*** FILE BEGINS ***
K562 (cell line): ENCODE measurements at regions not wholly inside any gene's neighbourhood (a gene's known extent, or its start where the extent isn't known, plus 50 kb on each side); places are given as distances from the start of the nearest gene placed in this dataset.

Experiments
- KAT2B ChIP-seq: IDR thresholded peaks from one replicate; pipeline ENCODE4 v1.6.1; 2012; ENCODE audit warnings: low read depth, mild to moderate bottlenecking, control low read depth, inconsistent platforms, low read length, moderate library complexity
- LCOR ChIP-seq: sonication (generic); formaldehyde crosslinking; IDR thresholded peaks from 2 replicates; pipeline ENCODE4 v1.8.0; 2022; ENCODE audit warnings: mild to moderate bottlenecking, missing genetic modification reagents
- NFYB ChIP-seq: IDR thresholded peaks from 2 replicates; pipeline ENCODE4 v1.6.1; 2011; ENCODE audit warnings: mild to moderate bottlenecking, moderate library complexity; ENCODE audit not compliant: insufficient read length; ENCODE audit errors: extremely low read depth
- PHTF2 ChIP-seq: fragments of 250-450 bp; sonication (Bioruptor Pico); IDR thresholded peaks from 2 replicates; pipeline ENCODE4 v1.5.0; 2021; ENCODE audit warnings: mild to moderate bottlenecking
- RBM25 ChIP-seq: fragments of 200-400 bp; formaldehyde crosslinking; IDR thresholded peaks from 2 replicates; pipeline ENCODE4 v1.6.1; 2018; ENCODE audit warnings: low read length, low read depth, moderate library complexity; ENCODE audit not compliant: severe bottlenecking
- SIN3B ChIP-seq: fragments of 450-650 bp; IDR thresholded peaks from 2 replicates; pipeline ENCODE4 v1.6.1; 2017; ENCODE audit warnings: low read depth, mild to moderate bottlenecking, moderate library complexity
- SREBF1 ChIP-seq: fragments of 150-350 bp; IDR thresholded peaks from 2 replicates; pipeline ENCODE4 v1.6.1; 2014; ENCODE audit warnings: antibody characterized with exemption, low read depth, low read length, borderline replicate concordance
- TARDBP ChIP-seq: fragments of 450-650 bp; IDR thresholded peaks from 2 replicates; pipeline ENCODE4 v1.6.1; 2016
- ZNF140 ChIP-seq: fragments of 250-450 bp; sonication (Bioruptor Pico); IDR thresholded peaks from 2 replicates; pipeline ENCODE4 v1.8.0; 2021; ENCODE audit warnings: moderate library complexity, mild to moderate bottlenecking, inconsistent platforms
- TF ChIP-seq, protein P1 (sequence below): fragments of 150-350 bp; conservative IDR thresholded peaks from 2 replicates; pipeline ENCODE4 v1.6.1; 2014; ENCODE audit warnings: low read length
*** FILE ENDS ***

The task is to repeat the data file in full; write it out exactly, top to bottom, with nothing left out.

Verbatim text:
K562 (cell line): ENCODE measurements at regions not wholly inside any gene's neighbourhood (a gene's known extent, or its start where the extent isn't known, plus 50 kb on each side); places are given as distances from the start of the nearest gene placed in this dataset.

Experiments
- KAT2B ChIP-seq: IDR thresholded peaks from one replicate; pipeline ENCODE4 v1.6.1; 2012; ENCODE audit warnings: low read depth, mild to moderate bottlenecking, control low read depth, inconsistent platforms, low read length, moderate library complexity
- LCOR ChIP-seq: sonication (generic); formaldehyde crosslinking; IDR thresholded peaks from 2 replicates; pipeline ENCODE4 v1.8.0; 2022; ENCODE audit warnings: mild to moderate bottlenecking, missing genetic modification reagents
- NFYB ChIP-seq: IDR thresholded peaks from 2 replicates; pipeline ENCODE4 v1.6.1; 2011; ENCODE audit warnings: mild to moderate bottlenecking, moderate library complexity; ENCODE audit not compliant: insufficient read length; ENCODE audit errors: extremely low read depth
- PHTF2 ChIP-seq: fragments of 250-450 bp; sonication (Bioruptor Pico); IDR thresholded peaks from 2 replicates; pipeline ENCODE4 v1.5.0; 2021; ENCODE audit warnings: mild to moderate bottlenecking
- RBM25 ChIP-seq: fragments of 200-400 bp; formaldehyde crosslinking; IDR thresholded peaks from 2 replicates; pipeline ENCODE4 v1.6.1; 2018; ENCODE audit warnings: low read length, low read depth, moderate library complexity; ENCODE audit not compliant: severe bottlenecking
- SIN3B ChIP-seq: fragments of 450-650 bp; IDR thresholded peaks from 2 replicates; pipeline ENCODE4 v1.6.1; 2017; ENCODE audit warnings: low read depth, mild to moderate bottlenecking, moderate library complexity
- SREBF1 ChIP-seq: fragments of 150-350 bp; IDR thresholded peaks from 2 replicates; pipeline ENCODE4 v1.6.1; 2014; ENCODE audit warnings: antibody characterized with exemption, low read depth, low read length, borderline replicate concordance
- TARDBP ChIP-seq: fragments of 450-650 bp; IDR thresholded peaks from 2 replicates; pipeline ENCODE4 v1.6.1; 2016
- ZNF140 ChIP-seq: fragments of 250-450 bp; sonication (Bioruptor Pico); IDR thresholded peaks from 2 replicates; pipeline ENCODE4 v1.8.0; 2021; ENCODE audit warnings: moderate library complexity, mild to moderate bottlenecking, inconsistent platforms
- TF ChIP-seq, protein P1 (sequence below): fragments of 150-350 bp; conservative IDR thresholded peaks from 2 replicates; pipeline ENCODE4 v1.6.1; 2014; ENCODE audit warnings: low read length